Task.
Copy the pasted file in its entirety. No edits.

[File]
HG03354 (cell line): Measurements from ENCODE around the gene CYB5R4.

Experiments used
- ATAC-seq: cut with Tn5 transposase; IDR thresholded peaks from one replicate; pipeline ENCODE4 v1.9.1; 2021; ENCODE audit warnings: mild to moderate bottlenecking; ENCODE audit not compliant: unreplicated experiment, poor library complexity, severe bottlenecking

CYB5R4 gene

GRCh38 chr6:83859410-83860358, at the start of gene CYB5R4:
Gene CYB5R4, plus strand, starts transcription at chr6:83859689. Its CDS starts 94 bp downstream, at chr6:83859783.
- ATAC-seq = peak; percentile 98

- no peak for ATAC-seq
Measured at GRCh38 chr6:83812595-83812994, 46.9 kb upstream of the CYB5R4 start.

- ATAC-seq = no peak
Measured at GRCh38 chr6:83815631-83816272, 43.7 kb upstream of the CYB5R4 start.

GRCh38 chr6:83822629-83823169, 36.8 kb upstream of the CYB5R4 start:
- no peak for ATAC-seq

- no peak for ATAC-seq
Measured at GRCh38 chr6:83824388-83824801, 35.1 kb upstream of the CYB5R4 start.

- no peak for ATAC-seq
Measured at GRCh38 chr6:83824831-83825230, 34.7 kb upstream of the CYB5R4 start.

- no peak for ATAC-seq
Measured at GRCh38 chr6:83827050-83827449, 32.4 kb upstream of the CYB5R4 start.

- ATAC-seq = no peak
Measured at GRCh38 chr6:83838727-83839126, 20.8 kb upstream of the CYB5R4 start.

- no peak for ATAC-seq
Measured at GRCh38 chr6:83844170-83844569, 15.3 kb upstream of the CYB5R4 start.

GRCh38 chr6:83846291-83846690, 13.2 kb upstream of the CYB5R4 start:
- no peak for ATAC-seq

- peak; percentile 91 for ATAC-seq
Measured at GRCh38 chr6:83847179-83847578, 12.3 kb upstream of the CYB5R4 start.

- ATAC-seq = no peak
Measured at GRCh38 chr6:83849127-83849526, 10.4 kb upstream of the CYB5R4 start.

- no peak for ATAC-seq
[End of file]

HG03354 (cell line): Measurements from ENCODE around the gene CYB5R4.

Experiments used
- ATAC-seq: cut with Tn5 transposase; IDR thresholded peaks from one replicate; pipeline ENCODE4 v1.9.1; 2021; ENCODE audit warnings: mild to moderate bottlenecking; ENCODE audit not compliant: unreplicated experiment, poor library complexity, severe bottlenecking

CYB5R4 gene

GRCh38 chr6:83859410-83860358, at the start of gene CYB5R4:
Gene CYB5R4, plus strand, starts transcription at chr6:83859689. Its CDS starts 94 bp downstream, at chr6:83859783.
- ATAC-seq = peak; percentile 98

- no peak for ATAC-seq
Measured at GRCh38 chr6:83812595-83812994, 46.9 kb upstream of the CYB5R4 start.

- ATAC-seq = no peak
Measured at GRCh38 chr6:83815631-83816272, 43.7 kb upstream of the CYB5R4 start.

GRCh38 chr6:83822629-83823169, 36.8 kb upstream of the CYB5R4 start:
- no peak for ATAC-seq

- no peak for ATAC-seq
Measured at GRCh38 chr6:83824388-83824801, 35.1 kb upstream of the CYB5R4 start.

- no peak for ATAC-seq
Measured at GRCh38 chr6:83824831-83825230, 34.7 kb upstream of the CYB5R4 start.

- no peak for ATAC-seq
Measured at GRCh38 chr6:83827050-83827449, 32.4 kb upstream of the CYB5R4 start.

- ATAC-seq = no peak
Measured at GRCh38 chr6:83838727-83839126, 20.8 kb upstream of the CYB5R4 start.

- no peak for ATAC-seq
Measured at GRCh38 chr6:83844170-83844569, 15.3 kb upstream of the CYB5R4 start.

GRCh38 chr6:83846291-83846690, 13.2 kb upstream of the CYB5R4 start:
- no peak for ATAC-seq

- peak; percentile 91 for ATAC-seq
Measured at GRCh38 chr6:83847179-83847578, 12.3 kb upstream of the CYB5R4 start.

- ATAC-seq = no peak
Measured at GRCh38 chr6:83849127-83849526, 10.4 kb upstream of the CYB5R4 start.

- no peak for ATAC-seq